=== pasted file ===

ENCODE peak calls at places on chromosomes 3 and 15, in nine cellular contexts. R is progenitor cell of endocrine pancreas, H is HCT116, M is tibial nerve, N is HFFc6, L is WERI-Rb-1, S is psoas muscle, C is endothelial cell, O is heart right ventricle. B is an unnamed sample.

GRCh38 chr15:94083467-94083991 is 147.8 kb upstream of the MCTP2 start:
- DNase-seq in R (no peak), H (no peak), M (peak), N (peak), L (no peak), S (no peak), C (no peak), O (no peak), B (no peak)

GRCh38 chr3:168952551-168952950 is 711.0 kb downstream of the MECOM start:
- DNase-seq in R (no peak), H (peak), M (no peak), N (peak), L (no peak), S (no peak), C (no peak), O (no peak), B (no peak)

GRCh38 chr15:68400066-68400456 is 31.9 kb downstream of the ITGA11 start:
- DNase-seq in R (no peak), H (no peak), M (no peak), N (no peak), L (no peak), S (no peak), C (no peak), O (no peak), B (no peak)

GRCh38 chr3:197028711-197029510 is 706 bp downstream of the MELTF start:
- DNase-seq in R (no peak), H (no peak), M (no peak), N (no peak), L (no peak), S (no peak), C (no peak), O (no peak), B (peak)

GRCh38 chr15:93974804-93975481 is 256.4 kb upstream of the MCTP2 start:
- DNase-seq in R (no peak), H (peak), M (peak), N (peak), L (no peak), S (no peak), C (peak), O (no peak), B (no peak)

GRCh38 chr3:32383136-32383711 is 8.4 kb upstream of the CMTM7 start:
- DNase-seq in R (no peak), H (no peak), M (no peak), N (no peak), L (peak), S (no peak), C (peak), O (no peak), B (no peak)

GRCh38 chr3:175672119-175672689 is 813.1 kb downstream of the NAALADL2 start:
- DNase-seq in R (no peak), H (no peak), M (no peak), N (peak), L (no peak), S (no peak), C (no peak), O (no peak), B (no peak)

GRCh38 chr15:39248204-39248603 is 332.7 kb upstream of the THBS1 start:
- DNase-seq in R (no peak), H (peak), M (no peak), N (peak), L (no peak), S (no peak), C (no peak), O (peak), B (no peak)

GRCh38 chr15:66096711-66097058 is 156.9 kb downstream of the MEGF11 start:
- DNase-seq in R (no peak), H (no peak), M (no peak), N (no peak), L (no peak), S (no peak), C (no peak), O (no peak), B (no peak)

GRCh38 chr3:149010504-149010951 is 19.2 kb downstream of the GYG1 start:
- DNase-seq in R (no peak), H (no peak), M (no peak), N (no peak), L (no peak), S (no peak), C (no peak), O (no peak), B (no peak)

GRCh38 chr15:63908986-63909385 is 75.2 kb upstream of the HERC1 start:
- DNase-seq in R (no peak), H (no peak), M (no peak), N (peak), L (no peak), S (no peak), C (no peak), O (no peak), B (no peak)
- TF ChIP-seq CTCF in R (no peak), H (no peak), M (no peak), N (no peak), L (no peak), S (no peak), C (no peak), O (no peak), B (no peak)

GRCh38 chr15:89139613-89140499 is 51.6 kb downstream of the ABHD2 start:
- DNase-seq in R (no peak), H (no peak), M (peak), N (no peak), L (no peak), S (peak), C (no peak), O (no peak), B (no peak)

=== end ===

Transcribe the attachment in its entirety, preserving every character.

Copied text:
ENCODE peak calls at places on chromosomes 3 and 15, in nine cellular contexts. R is progenitor cell of endocrine pancreas, H is HCT116, M is tibial nerve, N is HFFc6, L is WERI-Rb-1, S is psoas muscle, C is endothelial cell, O is heart right ventricle. B is an unnamed sample.

GRCh38 chr15:94083467-94083991 is 147.8 kb upstream of the MCTP2 start:
- DNase-seq in R (no peak), H (no peak), M (peak), N (peak), L (no peak), S (no peak), C (no peak), O (no peak), B (no peak)

GRCh38 chr3:168952551-168952950 is 711.0 kb downstream of the MECOM start:
- DNase-seq in R (no peak), H (peak), M (no peak), N (peak), L (no peak), S (no peak), C (no peak), O (no peak), B (no peak)

GRCh38 chr15:68400066-68400456 is 31.9 kb downstream of the ITGA11 start:
- DNase-seq in R (no peak), H (no peak), M (no peak), N (no peak), L (no peak), S (no peak), C (no peak), O (no peak), B (no peak)

GRCh38 chr3:197028711-197029510 is 706 bp downstream of the MELTF start:
- DNase-seq in R (no peak), H (no peak), M (no peak), N (no peak), L (no peak), S (no peak), C (no peak), O (no peak), B (peak)

GRCh38 chr15:93974804-93975481 is 256.4 kb upstream of the MCTP2 start:
- DNase-seq in R (no peak), H (peak), M (peak), N (peak), L (no peak), S (no peak), C (peak), O (no peak), B (no peak)

GRCh38 chr3:32383136-32383711 is 8.4 kb upstream of the CMTM7 start:
- DNase-seq in R (no peak), H (no peak), M (no peak), N (no peak), L (peak), S (no peak), C (peak), O (no peak), B (no peak)

GRCh38 chr3:175672119-175672689 is 813.1 kb downstream of the NAALADL2 start:
- DNase-seq in R (no peak), H (no peak), M (no peak), N (peak), L (no peak), S (no peak), C (no peak), O (no peak), B (no peak)

GRCh38 chr15:39248204-39248603 is 332.7 kb upstream of the THBS1 start:
- DNase-seq in R (no peak), H (peak), M (no peak), N (peak), L (no peak), S (no peak), C (no peak), O (peak), B (no peak)

GRCh38 chr15:66096711-66097058 is 156.9 kb downstream of the MEGF11 start:
- DNase-seq in R (no peak), H (no peak), M (no peak), N (no peak), L (no peak), S (no peak), C (no peak), O (no peak), B (no peak)

GRCh38 chr3:149010504-149010951 is 19.2 kb downstream of the GYG1 start:
- DNase-seq in R (no peak), H (no peak), M (no peak), N (no peak), L (no peak), S (no peak), C (no peak), O (no peak), B (no peak)

GRCh38 chr15:63908986-63909385 is 75.2 kb upstream of the HERC1 start:
- DNase-seq in R (no peak), H (no peak), M (no peak), N (peak), L (no peak), S (no peak), C (no peak), O (no peak), B (no peak)
- TF ChIP-seq CTCF in R (no peak), H (no peak), M (no peak), N (no peak), L (no peak), S (no peak), C (no peak), O (no peak), B (no peak)

GRCh38 chr15:89139613-89140499 is 51.6 kb downstream of the ABHD2 start:
- DNase-seq in R (no peak), H (no peak), M (peak), N (no peak), L (no peak), S (peak), C (no peak), O (no peak), B (no peak)